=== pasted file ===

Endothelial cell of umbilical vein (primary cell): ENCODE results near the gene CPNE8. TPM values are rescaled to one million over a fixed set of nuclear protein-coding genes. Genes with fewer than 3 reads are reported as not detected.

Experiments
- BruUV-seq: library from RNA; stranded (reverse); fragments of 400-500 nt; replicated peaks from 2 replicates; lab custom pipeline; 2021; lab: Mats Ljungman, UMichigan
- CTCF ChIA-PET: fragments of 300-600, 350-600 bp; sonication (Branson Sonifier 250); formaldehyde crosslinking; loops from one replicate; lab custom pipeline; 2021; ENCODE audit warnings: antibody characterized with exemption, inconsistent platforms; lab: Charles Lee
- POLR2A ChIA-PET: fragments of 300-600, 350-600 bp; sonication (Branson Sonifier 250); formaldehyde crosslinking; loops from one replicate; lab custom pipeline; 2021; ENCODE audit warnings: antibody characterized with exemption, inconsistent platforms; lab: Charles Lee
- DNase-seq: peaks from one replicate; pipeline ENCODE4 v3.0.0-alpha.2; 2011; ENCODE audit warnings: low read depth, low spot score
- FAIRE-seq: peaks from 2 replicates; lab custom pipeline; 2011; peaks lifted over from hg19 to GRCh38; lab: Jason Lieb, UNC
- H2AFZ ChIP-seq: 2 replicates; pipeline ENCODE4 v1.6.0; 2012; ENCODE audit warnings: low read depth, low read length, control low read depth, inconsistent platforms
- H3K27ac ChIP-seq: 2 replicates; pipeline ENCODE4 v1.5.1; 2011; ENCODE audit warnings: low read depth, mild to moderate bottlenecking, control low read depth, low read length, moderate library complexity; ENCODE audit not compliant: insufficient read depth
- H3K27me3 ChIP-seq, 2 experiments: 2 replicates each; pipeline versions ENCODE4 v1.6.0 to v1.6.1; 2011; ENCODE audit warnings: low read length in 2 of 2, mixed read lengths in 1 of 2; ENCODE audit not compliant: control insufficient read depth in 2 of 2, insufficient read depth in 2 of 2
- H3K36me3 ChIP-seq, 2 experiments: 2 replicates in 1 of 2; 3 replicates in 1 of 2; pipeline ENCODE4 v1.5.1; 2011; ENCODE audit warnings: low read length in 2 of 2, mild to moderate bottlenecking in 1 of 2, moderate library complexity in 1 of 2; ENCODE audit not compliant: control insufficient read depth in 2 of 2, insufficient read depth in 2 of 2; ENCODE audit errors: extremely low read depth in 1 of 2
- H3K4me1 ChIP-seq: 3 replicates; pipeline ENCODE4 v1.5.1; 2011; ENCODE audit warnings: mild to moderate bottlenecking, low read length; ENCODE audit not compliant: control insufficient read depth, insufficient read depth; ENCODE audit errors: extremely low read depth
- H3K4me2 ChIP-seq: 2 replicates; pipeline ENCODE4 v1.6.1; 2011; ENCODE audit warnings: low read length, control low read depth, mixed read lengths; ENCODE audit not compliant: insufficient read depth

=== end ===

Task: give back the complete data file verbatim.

Endothelial cell of umbilical vein (primary cell): ENCODE results near the gene CPNE8. TPM values are rescaled to one million over a fixed set of nuclear protein-coding genes. Genes with fewer than 3 reads are reported as not detected.

Experiments
- BruUV-seq: library from RNA; stranded (reverse); fragments of 400-500 nt; replicated peaks from 2 replicates; lab custom pipeline; 2021; lab: Mats Ljungman, UMichigan
- CTCF ChIA-PET: fragments of 300-600, 350-600 bp; sonication (Branson Sonifier 250); formaldehyde crosslinking; loops from one replicate; lab custom pipeline; 2021; ENCODE audit warnings: antibody characterized with exemption, inconsistent platforms; lab: Charles Lee
- POLR2A ChIA-PET: fragments of 300-600, 350-600 bp; sonication (Branson Sonifier 250); formaldehyde crosslinking; loops from one replicate; lab custom pipeline; 2021; ENCODE audit warnings: antibody characterized with exemption, inconsistent platforms; lab: Charles Lee
- DNase-seq: peaks from one replicate; pipeline ENCODE4 v3.0.0-alpha.2; 2011; ENCODE audit warnings: low read depth, low spot score
- FAIRE-seq: peaks from 2 replicates; lab custom pipeline; 2011; peaks lifted over from hg19 to GRCh38; lab: Jason Lieb, UNC
- H2AFZ ChIP-seq: 2 replicates; pipeline ENCODE4 v1.6.0; 2012; ENCODE audit warnings: low read depth, low read length, control low read depth, inconsistent platforms
- H3K27ac ChIP-seq: 2 replicates; pipeline ENCODE4 v1.5.1; 2011; ENCODE audit warnings: low read depth, mild to moderate bottlenecking, control low read depth, low read length, moderate library complexity; ENCODE audit not compliant: insufficient read depth
- H3K27me3 ChIP-seq, 2 experiments: 2 replicates each; pipeline versions ENCODE4 v1.6.0 to v1.6.1; 2011; ENCODE audit warnings: low read length in 2 of 2, mixed read lengths in 1 of 2; ENCODE audit not compliant: control insufficient read depth in 2 of 2, insufficient read depth in 2 of 2
- H3K36me3 ChIP-seq, 2 experiments: 2 replicates in 1 of 2; 3 replicates in 1 of 2; pipeline ENCODE4 v1.5.1; 2011; ENCODE audit warnings: low read length in 2 of 2, mild to moderate bottlenecking in 1 of 2, moderate library complexity in 1 of 2; ENCODE audit not compliant: control insufficient read depth in 2 of 2, insufficient read depth in 2 of 2; ENCODE audit errors: extremely low read depth in 1 of 2
- H3K4me1 ChIP-seq: 3 replicates; pipeline ENCODE4 v1.5.1; 2011; ENCODE audit warnings: mild to moderate bottlenecking, low read length; ENCODE audit not compliant: control insufficient read depth, insufficient read depth; ENCODE audit errors: extremely low read depth
- H3K4me2 ChIP-seq: 2 replicates; pipeline ENCODE4 v1.6.1; 2011; ENCODE audit warnings: low read length, control low read depth, mixed read lengths; ENCODE audit not compliant: insufficient read depth